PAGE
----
Fresh almond croissants baked start to finish are a project fit for a freak out-of-season snow day (or several).
But there's an Ina Garten-how-easy-is-that-esque solution for pulling sugar-slapped, almond-oozing pastries from the oven before your guests/children/hunger pangs wake up: Buy the croissants, but make the almond cream and the sugar syrup.
- The day before you want to bake, acquire the croissants, plain or chocolate. (Clotilde says they should be high-quality and in the ideal world, that's true, but this is also your opportunity to take the supermarket croissants that come in vacuum-sealed baggies and give them dignity.)
- That same day, make a simple syrup with 1 cup of water and 2 tablespoons of sugar (3 tablespoons of rum, too, if you'd like a subtle booziness to offset the sweetness). You could even infuse this simple syrup—what, with all the extra time you have.
- And then take out a food processor and make almond cream: Try Dorie Greenspan's (more sweet) or Chad Robertson's (less sweet), used in the two recipes pictured above.
- The next day, cut the now-stale croissants in half through their bellies, leaving them hinged. Brush the insides with plenty of simple syrup, then spread each with a couple tablespoons of the almond cream. Close the croissants back up, smear with another tablespoon of the almond cream, and sprinkle sliced almonds over top.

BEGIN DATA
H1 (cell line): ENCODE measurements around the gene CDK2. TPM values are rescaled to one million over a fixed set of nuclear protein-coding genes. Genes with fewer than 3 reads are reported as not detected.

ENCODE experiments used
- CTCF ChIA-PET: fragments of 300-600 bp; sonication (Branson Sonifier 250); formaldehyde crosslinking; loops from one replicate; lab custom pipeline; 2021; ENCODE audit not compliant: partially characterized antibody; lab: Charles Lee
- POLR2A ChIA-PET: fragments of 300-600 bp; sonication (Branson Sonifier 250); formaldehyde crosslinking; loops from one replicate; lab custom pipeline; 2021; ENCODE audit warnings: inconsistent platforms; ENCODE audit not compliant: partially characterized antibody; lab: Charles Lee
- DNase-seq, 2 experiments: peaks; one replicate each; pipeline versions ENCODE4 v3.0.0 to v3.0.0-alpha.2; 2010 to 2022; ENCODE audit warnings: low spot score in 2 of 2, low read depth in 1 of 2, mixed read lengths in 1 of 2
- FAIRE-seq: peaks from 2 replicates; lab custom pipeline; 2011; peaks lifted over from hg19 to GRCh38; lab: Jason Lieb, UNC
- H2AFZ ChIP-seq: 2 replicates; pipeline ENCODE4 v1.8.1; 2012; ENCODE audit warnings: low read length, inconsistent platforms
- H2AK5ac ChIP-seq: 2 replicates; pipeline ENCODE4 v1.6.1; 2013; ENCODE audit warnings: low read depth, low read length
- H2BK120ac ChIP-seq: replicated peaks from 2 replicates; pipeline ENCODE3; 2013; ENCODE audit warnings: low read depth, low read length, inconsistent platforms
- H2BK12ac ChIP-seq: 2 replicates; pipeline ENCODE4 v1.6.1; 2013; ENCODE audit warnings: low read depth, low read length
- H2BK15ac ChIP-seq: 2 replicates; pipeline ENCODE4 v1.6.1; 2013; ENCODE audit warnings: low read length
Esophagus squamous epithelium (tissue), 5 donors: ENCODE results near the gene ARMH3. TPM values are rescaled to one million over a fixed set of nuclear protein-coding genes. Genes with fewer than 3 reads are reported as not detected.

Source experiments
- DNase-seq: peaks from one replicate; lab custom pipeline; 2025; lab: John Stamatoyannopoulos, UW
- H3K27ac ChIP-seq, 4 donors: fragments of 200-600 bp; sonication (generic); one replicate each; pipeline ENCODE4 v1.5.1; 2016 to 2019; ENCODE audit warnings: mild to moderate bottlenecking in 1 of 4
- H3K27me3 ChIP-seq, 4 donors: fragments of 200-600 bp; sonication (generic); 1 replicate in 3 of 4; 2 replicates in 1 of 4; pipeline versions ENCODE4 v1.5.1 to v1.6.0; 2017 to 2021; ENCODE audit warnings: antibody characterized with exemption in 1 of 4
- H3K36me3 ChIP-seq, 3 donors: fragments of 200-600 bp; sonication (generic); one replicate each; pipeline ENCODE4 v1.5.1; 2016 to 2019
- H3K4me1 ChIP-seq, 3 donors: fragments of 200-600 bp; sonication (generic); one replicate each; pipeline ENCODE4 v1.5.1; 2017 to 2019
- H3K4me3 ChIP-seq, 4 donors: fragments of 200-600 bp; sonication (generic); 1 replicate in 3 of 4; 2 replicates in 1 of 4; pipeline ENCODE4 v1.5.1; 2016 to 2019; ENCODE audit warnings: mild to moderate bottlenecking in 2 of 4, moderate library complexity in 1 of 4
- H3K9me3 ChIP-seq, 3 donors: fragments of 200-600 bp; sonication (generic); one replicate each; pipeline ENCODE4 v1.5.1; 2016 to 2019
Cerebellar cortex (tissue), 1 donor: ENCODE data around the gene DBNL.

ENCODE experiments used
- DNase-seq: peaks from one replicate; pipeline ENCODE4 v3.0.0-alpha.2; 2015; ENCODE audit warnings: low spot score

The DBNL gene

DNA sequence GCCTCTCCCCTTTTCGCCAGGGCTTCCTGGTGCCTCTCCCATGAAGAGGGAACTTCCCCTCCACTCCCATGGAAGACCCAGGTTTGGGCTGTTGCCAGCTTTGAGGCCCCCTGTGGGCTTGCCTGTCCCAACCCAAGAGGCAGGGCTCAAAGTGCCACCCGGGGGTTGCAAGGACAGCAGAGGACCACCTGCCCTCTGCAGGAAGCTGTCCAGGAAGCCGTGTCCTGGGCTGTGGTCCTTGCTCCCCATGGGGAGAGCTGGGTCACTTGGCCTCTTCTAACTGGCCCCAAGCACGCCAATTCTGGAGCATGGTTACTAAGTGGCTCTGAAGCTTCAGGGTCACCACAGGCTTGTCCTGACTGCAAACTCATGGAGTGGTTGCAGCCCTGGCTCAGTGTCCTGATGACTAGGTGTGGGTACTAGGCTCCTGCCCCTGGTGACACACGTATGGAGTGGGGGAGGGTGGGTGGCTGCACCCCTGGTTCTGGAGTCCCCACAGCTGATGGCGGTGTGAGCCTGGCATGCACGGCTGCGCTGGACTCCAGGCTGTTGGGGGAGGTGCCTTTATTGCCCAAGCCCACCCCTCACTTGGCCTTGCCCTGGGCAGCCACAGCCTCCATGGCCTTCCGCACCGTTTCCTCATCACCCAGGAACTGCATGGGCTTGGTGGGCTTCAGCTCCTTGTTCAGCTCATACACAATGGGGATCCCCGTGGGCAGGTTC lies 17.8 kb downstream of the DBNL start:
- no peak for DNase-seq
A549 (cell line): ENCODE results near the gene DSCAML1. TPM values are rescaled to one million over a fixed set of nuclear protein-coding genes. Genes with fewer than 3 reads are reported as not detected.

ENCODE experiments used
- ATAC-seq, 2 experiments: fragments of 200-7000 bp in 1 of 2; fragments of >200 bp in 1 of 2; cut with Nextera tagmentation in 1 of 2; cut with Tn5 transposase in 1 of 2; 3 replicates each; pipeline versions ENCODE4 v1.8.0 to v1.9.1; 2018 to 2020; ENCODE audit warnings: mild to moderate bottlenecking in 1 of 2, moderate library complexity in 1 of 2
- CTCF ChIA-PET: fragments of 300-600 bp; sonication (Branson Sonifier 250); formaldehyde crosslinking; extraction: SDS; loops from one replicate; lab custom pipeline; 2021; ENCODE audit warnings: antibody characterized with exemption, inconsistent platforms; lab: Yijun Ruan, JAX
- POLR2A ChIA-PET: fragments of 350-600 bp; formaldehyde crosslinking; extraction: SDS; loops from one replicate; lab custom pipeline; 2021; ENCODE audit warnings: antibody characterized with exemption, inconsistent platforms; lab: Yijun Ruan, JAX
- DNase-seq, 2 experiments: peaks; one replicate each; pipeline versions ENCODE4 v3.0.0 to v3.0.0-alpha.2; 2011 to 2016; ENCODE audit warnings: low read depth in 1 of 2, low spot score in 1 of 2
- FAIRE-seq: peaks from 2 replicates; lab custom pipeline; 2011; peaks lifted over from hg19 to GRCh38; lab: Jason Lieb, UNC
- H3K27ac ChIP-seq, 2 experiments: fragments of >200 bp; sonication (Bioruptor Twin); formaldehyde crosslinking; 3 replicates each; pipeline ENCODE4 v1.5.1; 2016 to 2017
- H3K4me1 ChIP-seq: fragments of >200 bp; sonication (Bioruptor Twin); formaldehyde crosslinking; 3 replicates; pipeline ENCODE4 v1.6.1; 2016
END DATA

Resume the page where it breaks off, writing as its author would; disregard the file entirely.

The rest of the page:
- Bake at 350° F for 12 to 15 minutes, until the almond cream on the top is set. (If some cream is oozing out of the croissant, this is a good, delicious thing.)
- Dust with confectioners' sugar.
- Dazzle all of your guests!
And, if you want a chocolate-almond croissant but can only find plain croissants to start with, Clotilde has a trick for that, too: Just add 3 tablespoons unsweetened cocoa powder to the almond cream, sprinkle about a tablespoon chocolate chips inside each croissant, and dust the finished pastries with more unsweetened cocoa powder. Ça va bien!
Of course if you do want to make chocolate-almond croissants from the very beginning, we have a recipe for that:
And if you're looking for even more ways to use up stale or sad croissants, look here:
What's the best croissant you've ever had? Tell us about it in the comments.